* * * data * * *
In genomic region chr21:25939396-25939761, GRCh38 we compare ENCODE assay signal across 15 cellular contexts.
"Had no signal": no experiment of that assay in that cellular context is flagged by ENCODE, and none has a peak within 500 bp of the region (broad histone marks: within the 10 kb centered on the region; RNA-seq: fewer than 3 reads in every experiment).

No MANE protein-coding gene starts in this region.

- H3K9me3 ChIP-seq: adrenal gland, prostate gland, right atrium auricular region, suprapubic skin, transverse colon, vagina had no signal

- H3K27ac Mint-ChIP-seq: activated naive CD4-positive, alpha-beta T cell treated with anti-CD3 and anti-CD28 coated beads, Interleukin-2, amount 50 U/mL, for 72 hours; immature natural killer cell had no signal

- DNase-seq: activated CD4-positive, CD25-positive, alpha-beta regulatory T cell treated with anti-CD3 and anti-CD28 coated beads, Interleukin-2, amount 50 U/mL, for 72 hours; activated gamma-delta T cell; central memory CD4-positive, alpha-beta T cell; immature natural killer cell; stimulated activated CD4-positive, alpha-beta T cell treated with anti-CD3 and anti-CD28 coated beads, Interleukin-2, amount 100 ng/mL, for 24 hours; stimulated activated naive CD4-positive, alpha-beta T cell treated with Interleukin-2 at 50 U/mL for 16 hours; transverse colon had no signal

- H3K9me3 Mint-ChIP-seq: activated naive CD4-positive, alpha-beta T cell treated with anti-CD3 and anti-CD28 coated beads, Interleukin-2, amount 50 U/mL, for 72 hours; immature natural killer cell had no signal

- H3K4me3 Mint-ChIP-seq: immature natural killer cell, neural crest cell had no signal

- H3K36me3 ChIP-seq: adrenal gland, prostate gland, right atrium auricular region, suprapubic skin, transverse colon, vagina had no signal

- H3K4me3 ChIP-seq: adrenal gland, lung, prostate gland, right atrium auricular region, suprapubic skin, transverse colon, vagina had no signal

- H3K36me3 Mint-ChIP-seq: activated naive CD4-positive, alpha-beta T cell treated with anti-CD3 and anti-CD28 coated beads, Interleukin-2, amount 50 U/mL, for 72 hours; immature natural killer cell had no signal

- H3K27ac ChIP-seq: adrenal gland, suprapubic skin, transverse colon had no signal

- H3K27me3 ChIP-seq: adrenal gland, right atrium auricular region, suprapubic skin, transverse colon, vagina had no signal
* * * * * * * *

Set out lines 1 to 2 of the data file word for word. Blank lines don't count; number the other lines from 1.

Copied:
In genomic region chr21:25939396-25939761, GRCh38 we compare ENCODE assay signal across 15 cellular contexts.
"Had no signal": no experiment of that assay in that cellular context is flagged by ENCODE, and none has a peak within 500 bp of the region (broad histone marks: within the 10 kb centered on the region; RNA-seq: fewer than 3 reads in every experiment).